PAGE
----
You know what would be great, though? If you could get that gear just a touch cheaper from other filmmakers. Oh, and if you had the option of getting instant insurance on your rental at the lowest rates for gear rental in the industry. Someone should build that. They should call it something like Sharing Your Gear or Splitting Kits or … I’m being told that this is a thing already. It’s called KitSplit and the gear is here for you to rent from fellow creators 24/7/365! Amazing!
- Getting Set Up on KitSplit
- Save 40% on Gear Rental Insurance with KitSplit Instant Insurance
- Top 11 Camera and Lens Rentals on KitSplit in 2018 (So Far)
- KitSplit’s Guide to Selecting an Arri Alexa for Your Next Project
- KitSplit’s Guide to Selecting a RED Digital Cinema Camera for Your Next Project
- KitSplit’s Guide to Selecting a Canon Camera for Your Next Project
- KitSplit’s Guide to Selecting Between Zoom and Prime Lenses
Pre-Production Step 7: Casting
Who will be bringing your project to life in front of the camera. It’s time to start getting the roles for the project cast. There are a lot of ways to do this. Did you write a role for someone? Go and get them for it! Okay, now that you’ve learned Orson Welles has been dead for decades (sorry you had to find out this way), maybe try casting. This is also going to be driven somewhat by the scale of your project. Large scale with a good budget means you get a Casting Director and let them leverage their connections to find you some great actors to put in front of the camera.
Smaller projects mean you get to discover wonderful talent. Head on over to the bus station and start handing out your card to every pretty face that just arrived in town. Okay, that may be a little creepy. Try casting services that are available online like Casting Networks, Backstage, or Actors Access. There are a lot of talented actors out there and you can find the ones you need to help bring your characters to life.
There are a few methods for casting your roles once you post to a service like Casting Networks, Backstage, or Actors Access. The typical approach is find an inexpensive rehearsal space or meeting room and schedule actors to come one at a time and read lines from a scene of the script with you. Record these auditions so you can review them later. Take the time to consider what you need for the role and what each person can bring to the part whether it’s the lead or a character with just three lines.
If you’re making a non-narrative project, this process is different. You may be doing interviews instead. Rather than the above casting process, now is the time to start putting in calls and getting commitments from people to appear in the film. You may schedule those interviews, you may not, but take time to pitch the project to these interview subjects and give them time to consider being a part of it.
- Mandy – Job Site for Talent and Crew
- Backstage – Site for Posting Auditions and Open Casting Calls
- Actors Access – Site for Posting Auditions and Open Casting Calls
- Casting Networks – Site for Posting Auditions and Open Casting Calls
- UpCast – Job Site for Talent and Crew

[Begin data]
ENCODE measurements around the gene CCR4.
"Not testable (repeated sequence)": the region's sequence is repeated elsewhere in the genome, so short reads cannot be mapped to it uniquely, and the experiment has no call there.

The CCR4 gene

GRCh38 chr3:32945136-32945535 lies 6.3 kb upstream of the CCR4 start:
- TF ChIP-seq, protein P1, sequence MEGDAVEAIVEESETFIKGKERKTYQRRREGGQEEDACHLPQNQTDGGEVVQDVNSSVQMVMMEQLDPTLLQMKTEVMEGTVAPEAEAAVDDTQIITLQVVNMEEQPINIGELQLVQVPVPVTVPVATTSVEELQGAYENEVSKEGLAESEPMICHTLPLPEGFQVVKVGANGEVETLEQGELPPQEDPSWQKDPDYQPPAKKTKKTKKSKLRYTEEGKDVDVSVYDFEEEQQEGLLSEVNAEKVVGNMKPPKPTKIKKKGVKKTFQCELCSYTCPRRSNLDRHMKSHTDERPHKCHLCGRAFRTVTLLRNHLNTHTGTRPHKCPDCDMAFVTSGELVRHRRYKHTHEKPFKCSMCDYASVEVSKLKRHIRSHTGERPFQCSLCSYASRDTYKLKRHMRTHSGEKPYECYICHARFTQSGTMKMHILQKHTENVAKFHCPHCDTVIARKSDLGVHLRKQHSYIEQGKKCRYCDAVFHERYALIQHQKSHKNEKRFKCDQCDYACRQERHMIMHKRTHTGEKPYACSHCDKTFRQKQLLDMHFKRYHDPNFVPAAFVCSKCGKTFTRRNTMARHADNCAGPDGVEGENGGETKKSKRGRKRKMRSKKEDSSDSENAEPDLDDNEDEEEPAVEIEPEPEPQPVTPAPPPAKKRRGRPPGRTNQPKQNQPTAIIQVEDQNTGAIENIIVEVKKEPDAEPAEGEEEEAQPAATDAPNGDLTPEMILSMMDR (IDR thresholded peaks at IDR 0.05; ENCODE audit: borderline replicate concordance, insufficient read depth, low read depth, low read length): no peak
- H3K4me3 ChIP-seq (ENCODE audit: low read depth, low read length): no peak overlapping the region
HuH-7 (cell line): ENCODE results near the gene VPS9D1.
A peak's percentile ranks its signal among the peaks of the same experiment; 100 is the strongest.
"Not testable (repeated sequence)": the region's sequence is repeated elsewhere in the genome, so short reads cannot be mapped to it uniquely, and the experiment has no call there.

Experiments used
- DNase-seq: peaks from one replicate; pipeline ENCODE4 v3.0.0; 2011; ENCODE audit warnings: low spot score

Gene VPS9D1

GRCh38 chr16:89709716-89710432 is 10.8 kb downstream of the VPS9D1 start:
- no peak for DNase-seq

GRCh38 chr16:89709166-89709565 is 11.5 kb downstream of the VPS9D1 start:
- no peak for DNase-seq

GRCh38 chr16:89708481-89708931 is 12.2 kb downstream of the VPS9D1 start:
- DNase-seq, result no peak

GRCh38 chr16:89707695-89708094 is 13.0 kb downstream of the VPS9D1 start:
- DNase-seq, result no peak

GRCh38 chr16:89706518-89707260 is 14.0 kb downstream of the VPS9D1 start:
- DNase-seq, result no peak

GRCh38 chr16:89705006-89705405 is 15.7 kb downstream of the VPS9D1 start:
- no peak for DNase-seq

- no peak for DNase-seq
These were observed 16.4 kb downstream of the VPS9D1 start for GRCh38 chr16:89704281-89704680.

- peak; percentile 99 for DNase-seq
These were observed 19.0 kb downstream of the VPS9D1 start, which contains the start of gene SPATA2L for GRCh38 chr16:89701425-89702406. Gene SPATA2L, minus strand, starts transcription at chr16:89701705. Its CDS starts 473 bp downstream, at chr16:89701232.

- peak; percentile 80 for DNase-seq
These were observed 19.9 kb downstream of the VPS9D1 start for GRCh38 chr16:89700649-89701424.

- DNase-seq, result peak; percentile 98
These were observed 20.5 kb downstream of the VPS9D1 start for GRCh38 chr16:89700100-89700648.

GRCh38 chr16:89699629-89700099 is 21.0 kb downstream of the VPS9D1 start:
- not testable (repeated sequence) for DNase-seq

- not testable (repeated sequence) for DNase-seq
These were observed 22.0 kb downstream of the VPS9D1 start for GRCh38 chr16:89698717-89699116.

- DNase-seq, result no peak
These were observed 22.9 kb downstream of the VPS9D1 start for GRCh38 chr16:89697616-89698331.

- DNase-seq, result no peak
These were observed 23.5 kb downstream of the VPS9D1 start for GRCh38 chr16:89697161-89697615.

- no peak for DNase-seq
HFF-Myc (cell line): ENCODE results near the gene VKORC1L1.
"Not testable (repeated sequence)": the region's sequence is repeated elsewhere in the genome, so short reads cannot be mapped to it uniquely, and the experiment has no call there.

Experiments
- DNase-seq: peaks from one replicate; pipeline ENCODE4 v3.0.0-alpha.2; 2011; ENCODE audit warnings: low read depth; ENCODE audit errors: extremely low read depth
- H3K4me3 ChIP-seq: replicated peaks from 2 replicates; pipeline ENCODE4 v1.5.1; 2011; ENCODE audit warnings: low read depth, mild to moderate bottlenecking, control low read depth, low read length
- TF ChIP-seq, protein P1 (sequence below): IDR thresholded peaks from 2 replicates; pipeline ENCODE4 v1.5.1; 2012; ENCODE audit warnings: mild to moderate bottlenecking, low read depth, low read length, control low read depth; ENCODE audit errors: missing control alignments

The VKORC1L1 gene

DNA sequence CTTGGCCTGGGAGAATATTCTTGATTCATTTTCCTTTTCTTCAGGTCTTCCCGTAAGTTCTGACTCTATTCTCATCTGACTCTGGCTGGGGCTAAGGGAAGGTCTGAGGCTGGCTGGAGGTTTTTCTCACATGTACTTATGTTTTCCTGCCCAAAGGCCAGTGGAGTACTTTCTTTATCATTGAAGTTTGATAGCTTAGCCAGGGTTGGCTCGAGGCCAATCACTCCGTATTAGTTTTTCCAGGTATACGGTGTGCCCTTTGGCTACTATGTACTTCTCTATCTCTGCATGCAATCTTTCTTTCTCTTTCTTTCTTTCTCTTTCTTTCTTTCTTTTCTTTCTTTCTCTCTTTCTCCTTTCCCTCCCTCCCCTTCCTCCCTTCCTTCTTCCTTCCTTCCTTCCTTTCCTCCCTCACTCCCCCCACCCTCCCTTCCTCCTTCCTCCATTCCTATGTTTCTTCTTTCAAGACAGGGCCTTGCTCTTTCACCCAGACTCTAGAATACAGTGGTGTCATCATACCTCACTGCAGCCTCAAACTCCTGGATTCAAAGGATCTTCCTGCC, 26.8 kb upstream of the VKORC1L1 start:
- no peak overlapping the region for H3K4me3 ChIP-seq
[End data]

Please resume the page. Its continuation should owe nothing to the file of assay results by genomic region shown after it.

- KitSplit’s Guide to Casting Like a Pro
- StudioBinder’s Ultimate Guide to Auditions (with Free Casting Sheet Template)
- No Film School’s 5 Secrets to Casting Your Film From a Top Indie Casting Director
- No Film School’s Filmmaker Pass: The Art of Casting and the Struggles Filmmakers Face
- No Film School’s “Painting with Faces:” Trade Secrets From Legendary Casting Directors
Pre-Production Step 8: Rehearse It
For narrative project you shouldn’t wait until you’re on set to hear the actors perform together. Depending on your available time and budget try and schedule a few rehearsals of the script with at least your lead actors, but preferably as much of the cast as you can bring together. This is the time to work out the kinks in the script. Is a line a little clunky? Rewrite it! Rehearsals are a great opportunity to test the material before you commit it to film (or memory card as the case may be). Find a rehearsal space and work with the cast on their performance and refine the script.
- KitSplit Studio & Space Rentals
- SpaceFinder – Fractured Atlas’ Resource for Finding Venues and Rehearsal Spaces
- No Film School’s The Director’s Chair – Rehearsal
- Raindance’s Rehearsing Actors Do’s and Don’ts
- Videomaker’s Guide to Rehearsing with Actors
- Sidney Lumet’s ‘Network’ Shows the Oscar-Nabbing Power of Rehearsals on No Film School
- Noah Baumbach Talks Improv, Rehearsal, and Being Word Perfect on Backstage
Pre-Production Step 9: Legalese
In all of this process there’s another little wrinkle that is almost as much fun as money, dealing with all of the legal concerns of a film. This is a pretty expansive topic. Legal comes down to things like setting up the LLC mentioned previously. There’s a lot of paperwork and things like confirming your company name is unique and drawing up the necessary legal documents to establish the company. Then there are contracts and agreements you need to have between the LLC and everyone involved in the film. You need a papertrail for everyone establishing what is expected of them and how they are being compensated. That’s just the beginning.